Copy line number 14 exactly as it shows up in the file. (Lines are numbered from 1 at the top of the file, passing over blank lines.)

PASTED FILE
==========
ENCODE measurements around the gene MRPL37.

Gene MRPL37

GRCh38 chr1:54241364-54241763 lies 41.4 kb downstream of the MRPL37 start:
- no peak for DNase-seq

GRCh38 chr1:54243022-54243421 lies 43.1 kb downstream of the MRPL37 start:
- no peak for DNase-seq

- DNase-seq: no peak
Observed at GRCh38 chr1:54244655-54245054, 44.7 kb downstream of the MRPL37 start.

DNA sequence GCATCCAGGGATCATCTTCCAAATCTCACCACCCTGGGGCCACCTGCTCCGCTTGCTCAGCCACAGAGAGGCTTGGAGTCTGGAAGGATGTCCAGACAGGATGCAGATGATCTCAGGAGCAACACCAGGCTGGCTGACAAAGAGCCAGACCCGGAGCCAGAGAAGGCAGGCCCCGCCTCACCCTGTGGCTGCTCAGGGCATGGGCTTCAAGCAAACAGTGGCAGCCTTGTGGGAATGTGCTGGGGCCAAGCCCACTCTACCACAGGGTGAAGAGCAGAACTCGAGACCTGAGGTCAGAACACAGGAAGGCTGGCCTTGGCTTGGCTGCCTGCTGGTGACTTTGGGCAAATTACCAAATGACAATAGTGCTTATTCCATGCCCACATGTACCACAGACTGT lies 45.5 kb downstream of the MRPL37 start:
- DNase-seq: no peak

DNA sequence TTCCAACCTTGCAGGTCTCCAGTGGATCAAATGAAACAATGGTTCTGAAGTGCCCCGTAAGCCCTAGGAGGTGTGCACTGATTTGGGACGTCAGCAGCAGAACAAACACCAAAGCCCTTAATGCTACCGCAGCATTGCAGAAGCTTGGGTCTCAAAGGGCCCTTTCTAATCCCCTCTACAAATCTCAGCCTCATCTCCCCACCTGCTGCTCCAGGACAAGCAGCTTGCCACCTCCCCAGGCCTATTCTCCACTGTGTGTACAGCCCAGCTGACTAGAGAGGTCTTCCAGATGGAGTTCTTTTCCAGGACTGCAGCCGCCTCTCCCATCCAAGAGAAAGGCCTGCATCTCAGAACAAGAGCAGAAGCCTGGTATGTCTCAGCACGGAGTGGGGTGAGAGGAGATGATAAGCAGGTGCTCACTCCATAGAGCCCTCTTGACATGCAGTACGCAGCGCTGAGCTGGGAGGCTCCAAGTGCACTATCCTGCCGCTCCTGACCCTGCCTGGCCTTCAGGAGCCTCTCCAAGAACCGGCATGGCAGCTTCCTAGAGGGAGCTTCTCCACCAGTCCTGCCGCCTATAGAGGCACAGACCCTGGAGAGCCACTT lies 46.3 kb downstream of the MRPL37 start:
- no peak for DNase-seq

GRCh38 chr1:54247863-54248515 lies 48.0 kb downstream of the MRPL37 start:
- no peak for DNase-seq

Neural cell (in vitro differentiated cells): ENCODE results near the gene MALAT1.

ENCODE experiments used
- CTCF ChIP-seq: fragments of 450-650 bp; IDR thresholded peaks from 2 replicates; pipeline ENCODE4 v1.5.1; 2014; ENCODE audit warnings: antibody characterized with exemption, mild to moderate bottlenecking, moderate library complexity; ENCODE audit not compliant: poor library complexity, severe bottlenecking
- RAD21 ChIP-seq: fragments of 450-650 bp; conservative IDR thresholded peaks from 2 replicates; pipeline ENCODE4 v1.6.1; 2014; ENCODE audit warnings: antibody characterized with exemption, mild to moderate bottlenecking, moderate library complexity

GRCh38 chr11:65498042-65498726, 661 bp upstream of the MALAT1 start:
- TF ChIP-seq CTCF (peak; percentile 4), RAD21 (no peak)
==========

- no peak for DNase-seq